Why is Facebook slower than Quora
Quora: Attackers stole data from 100 million users
The question-and-answer portal Quora has made a hacker attack public. The unknown perpetrators broke into servers of the US company and stole data from around 100 million users, which corresponds to about half of the registered Quora members.
The break-in was discovered last Friday. The investigation of the incident is still ongoing. Nevertheless, it is clear that the cyber criminals had access to account information such as names, email addresses and encrypted passwords, said Quora. In addition, data that users of connected services imported was compromised.
However, non-public content and actions such as questions, ratings and direct messages were also accessed. The perpetrators also accessed a variety of public content, including questions, answers and comments.
"The vast majority of the content viewed was already public on Quora, but the compromise of account and other private information is serious," said Adam D’Angelo, CEO of Quora. "Anonymous questions and answers are not affected because we do not store the identity of people who publish anonymous content."
Quora believes that the stolen data is very unlikely to be used for identity theft, as it does not store any payment details or social security numbers. As a security measure, the sessions of the affected users were also ended and their passwords reset. All users who are likely to be affected are currently being informed by email.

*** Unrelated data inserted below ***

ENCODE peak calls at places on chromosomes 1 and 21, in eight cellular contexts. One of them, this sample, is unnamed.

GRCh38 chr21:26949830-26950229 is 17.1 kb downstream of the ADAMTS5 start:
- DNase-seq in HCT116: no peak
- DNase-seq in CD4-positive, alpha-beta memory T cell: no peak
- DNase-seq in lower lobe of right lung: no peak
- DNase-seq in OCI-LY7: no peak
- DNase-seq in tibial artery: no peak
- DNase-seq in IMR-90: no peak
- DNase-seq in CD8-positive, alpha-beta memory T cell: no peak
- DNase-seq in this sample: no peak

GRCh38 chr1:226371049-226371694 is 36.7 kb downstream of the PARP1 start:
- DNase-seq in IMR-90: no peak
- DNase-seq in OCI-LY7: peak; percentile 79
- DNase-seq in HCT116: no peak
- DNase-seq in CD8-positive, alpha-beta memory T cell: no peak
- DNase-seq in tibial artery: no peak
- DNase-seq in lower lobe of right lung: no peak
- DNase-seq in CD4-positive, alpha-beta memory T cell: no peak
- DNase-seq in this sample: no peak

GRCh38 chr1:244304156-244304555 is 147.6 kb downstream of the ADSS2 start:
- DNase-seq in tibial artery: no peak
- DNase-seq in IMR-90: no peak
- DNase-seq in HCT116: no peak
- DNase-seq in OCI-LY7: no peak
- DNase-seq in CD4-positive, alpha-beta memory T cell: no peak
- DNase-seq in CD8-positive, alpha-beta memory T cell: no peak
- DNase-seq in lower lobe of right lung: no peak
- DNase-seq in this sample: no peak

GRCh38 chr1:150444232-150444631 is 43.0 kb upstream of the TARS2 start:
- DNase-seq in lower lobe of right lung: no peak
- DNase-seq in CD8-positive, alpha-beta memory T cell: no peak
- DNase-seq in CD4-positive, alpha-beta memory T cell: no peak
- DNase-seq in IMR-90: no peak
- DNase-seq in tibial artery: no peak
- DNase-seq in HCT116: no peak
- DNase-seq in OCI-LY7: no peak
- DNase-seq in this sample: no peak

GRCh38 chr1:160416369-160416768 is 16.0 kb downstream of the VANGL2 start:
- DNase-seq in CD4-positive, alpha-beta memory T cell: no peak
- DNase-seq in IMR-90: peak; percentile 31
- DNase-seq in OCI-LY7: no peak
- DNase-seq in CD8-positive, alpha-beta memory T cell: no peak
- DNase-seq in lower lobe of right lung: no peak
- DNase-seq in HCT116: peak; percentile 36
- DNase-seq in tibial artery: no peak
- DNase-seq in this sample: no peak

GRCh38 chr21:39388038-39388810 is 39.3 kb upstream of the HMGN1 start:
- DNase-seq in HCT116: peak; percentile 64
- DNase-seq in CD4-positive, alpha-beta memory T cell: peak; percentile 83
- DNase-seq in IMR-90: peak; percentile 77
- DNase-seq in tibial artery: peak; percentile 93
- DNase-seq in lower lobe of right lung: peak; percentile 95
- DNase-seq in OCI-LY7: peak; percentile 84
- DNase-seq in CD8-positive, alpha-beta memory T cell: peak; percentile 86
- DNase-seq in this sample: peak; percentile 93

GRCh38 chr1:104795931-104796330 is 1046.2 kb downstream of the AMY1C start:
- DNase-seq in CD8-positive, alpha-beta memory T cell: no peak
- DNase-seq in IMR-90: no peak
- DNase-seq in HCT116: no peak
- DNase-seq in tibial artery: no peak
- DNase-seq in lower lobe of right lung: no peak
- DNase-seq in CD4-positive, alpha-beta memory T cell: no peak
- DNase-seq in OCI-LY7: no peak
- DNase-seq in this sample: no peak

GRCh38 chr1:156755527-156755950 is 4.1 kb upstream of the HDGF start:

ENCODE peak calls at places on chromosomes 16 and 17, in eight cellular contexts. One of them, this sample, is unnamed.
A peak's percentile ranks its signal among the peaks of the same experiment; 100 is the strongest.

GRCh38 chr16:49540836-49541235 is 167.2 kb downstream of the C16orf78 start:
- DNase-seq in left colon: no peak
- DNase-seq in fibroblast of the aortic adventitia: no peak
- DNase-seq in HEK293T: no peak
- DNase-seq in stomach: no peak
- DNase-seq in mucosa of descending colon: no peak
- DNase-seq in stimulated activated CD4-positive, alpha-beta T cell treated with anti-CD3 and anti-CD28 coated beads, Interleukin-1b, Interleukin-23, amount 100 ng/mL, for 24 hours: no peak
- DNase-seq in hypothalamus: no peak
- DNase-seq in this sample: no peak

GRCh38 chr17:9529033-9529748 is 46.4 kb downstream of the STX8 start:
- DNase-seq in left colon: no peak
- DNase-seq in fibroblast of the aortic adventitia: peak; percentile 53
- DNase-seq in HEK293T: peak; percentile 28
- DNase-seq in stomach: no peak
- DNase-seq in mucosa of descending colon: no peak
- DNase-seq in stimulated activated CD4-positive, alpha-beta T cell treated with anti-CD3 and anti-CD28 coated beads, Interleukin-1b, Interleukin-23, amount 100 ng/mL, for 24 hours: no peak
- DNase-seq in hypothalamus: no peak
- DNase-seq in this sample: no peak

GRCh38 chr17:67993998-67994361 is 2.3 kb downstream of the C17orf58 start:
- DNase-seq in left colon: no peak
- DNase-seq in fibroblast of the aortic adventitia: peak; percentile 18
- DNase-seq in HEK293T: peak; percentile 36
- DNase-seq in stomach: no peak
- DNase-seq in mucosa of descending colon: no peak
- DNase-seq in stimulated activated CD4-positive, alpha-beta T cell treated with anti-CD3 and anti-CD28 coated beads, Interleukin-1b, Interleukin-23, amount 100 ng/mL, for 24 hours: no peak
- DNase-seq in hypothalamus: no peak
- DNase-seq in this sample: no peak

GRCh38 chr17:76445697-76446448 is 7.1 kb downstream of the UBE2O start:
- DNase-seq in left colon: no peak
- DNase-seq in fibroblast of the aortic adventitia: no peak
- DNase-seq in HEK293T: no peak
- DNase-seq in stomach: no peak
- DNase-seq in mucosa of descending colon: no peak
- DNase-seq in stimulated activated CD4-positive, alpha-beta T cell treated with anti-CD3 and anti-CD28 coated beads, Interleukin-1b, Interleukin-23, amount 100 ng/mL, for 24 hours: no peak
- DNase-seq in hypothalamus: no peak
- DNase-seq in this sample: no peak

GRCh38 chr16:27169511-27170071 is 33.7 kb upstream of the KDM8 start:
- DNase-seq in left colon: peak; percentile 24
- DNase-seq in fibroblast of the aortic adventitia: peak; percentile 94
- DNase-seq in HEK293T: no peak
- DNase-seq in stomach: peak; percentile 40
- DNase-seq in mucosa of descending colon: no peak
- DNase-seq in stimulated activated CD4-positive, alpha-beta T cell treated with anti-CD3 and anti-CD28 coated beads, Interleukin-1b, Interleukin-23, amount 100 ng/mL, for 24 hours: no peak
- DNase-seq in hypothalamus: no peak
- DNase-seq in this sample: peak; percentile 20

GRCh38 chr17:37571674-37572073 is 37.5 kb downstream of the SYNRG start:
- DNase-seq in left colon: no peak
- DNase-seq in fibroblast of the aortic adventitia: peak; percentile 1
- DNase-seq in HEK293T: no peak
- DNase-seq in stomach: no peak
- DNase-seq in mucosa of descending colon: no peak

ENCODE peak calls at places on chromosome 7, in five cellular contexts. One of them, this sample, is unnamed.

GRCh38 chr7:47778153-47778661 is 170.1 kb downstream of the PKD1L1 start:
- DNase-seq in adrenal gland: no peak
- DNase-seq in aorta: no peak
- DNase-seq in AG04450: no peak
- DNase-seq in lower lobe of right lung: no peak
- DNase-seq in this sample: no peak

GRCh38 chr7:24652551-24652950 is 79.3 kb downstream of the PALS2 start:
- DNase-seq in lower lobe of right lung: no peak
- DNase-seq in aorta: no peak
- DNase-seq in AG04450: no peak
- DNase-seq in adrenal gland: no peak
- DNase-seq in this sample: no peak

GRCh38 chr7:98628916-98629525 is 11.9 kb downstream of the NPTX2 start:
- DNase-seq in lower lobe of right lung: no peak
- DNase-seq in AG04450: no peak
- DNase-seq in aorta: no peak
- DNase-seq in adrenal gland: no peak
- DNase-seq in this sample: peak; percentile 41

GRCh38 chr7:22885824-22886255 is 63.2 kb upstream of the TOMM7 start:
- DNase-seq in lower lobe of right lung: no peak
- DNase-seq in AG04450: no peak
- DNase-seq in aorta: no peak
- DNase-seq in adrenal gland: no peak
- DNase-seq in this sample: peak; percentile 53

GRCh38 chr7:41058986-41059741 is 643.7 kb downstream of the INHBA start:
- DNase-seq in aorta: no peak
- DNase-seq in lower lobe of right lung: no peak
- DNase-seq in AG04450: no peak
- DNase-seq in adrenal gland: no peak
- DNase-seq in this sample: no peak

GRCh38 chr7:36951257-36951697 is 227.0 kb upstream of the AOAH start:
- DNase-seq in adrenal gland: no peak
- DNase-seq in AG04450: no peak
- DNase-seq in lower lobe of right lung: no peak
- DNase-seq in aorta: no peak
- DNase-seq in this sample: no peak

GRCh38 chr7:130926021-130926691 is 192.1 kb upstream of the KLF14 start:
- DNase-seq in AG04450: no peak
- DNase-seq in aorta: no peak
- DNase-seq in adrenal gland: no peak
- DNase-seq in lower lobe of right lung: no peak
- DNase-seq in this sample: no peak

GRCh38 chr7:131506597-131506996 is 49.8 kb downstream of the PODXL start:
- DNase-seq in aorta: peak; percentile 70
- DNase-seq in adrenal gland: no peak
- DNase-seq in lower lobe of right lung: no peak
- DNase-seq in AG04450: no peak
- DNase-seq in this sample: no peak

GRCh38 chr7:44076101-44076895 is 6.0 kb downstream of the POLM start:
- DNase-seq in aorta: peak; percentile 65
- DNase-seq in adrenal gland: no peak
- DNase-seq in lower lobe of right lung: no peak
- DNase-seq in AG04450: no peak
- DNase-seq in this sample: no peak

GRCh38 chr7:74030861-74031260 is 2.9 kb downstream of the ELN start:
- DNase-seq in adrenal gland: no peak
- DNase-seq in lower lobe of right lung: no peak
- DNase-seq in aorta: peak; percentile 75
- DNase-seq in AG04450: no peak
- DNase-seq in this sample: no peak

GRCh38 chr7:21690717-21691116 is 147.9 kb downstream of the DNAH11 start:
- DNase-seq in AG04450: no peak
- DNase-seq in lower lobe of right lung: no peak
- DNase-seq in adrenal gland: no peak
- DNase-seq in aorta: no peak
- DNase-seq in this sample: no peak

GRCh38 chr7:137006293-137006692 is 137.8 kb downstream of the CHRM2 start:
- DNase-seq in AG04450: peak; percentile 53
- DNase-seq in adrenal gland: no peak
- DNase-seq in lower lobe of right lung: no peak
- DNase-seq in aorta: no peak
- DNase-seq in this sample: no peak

In addition, according to the company, unspecified measures have been taken to prevent unauthorized access to its servers in the future. The cause of the incident is not yet clear and is currently being investigated together with a forensics company. The law enforcement authorities have also been informed.
Less than a week ago, Dell reported a similar break into its servers. However, the computer manufacturer did not provide any information on the number of people affected, because probably no data had been stolen.
With 100 million accounts compromised, the incident is one of the larger attacks. However, it is surpassed by the break into the booking system of the hotel chain Starwood, which belongs to Marriott. Up to 500 million pieces of data were stolen, some including credit card details.
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